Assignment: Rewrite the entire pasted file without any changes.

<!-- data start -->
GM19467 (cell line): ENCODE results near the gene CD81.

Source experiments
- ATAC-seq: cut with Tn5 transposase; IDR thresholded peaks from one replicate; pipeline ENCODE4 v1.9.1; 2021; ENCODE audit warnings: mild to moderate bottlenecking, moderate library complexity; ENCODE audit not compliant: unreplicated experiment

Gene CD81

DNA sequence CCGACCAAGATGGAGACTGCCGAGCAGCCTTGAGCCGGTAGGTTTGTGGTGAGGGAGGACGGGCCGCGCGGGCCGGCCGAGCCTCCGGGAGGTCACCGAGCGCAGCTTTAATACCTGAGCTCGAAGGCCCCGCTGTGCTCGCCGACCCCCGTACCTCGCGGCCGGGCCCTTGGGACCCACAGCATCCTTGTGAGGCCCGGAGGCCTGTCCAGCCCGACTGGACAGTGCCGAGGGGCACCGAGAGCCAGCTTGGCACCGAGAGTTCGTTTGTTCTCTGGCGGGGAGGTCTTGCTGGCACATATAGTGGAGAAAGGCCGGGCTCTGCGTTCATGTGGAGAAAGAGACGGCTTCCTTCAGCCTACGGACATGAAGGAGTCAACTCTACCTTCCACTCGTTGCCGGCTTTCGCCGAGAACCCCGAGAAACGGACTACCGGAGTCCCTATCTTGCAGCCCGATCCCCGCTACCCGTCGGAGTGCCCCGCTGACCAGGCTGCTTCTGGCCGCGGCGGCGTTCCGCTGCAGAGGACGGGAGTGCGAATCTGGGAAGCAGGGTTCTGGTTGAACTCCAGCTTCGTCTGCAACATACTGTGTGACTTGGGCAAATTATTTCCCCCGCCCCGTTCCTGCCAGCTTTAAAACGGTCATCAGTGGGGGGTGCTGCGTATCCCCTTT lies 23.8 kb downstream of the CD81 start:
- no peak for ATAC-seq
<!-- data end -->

GM19467 (cell line): ENCODE results near the gene CD81.

Source experiments
- ATAC-seq: cut with Tn5 transposase; IDR thresholded peaks from one replicate; pipeline ENCODE4 v1.9.1; 2021; ENCODE audit warnings: mild to moderate bottlenecking, moderate library complexity; ENCODE audit not compliant: unreplicated experiment

Gene CD81

DNA sequence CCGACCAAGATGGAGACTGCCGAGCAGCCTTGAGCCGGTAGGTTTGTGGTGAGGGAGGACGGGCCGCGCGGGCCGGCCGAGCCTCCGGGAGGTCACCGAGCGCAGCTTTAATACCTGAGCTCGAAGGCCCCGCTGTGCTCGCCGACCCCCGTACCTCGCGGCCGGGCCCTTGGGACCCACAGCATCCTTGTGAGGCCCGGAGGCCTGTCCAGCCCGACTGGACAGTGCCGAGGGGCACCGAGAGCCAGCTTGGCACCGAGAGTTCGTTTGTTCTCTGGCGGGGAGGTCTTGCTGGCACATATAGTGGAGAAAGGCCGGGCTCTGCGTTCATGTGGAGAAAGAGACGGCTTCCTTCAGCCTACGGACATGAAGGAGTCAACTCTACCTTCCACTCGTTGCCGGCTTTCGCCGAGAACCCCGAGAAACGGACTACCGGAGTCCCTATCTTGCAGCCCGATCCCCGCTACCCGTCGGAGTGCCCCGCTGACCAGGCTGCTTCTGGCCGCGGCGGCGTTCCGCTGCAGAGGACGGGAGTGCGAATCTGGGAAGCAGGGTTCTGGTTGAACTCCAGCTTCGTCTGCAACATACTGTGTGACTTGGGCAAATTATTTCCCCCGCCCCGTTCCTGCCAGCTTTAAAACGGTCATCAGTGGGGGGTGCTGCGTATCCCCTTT lies 23.8 kb downstream of the CD81 start:
- no peak for ATAC-seq